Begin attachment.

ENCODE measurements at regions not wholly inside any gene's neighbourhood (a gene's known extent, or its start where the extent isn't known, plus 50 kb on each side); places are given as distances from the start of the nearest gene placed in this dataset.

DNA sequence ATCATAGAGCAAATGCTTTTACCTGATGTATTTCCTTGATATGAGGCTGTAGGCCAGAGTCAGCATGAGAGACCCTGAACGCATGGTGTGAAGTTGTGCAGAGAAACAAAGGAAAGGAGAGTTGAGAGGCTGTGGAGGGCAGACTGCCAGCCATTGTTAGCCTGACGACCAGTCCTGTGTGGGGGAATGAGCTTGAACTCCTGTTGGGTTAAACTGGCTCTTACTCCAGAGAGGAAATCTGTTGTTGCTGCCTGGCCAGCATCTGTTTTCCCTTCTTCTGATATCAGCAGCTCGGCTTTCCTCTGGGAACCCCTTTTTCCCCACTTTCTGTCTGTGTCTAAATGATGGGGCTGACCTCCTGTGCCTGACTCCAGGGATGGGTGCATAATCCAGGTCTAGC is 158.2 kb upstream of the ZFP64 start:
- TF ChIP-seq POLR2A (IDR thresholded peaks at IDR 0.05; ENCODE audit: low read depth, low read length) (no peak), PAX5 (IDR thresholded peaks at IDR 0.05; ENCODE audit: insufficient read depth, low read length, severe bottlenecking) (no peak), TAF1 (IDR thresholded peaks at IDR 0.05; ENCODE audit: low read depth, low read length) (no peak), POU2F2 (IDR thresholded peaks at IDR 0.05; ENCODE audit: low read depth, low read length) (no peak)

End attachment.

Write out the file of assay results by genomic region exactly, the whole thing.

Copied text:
ENCODE measurements at regions not wholly inside any gene's neighbourhood (a gene's known extent, or its start where the extent isn't known, plus 50 kb on each side); places are given as distances from the start of the nearest gene placed in this dataset.

DNA sequence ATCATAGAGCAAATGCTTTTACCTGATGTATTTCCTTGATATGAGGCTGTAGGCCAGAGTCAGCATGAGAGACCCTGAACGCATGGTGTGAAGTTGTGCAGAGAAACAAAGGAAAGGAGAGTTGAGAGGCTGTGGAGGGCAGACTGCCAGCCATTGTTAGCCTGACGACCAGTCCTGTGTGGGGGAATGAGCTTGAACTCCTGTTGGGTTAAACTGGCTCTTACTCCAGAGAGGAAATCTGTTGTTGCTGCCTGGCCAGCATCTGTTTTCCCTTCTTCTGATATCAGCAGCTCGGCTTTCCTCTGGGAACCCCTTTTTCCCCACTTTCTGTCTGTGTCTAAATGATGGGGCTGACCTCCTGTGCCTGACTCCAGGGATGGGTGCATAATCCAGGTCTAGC is 158.2 kb upstream of the ZFP64 start:
- TF ChIP-seq POLR2A (IDR thresholded peaks at IDR 0.05; ENCODE audit: low read depth, low read length) (no peak), PAX5 (IDR thresholded peaks at IDR 0.05; ENCODE audit: insufficient read depth, low read length, severe bottlenecking) (no peak), TAF1 (IDR thresholded peaks at IDR 0.05; ENCODE audit: low read depth, low read length) (no peak), POU2F2 (IDR thresholded peaks at IDR 0.05; ENCODE audit: low read depth, low read length) (no peak)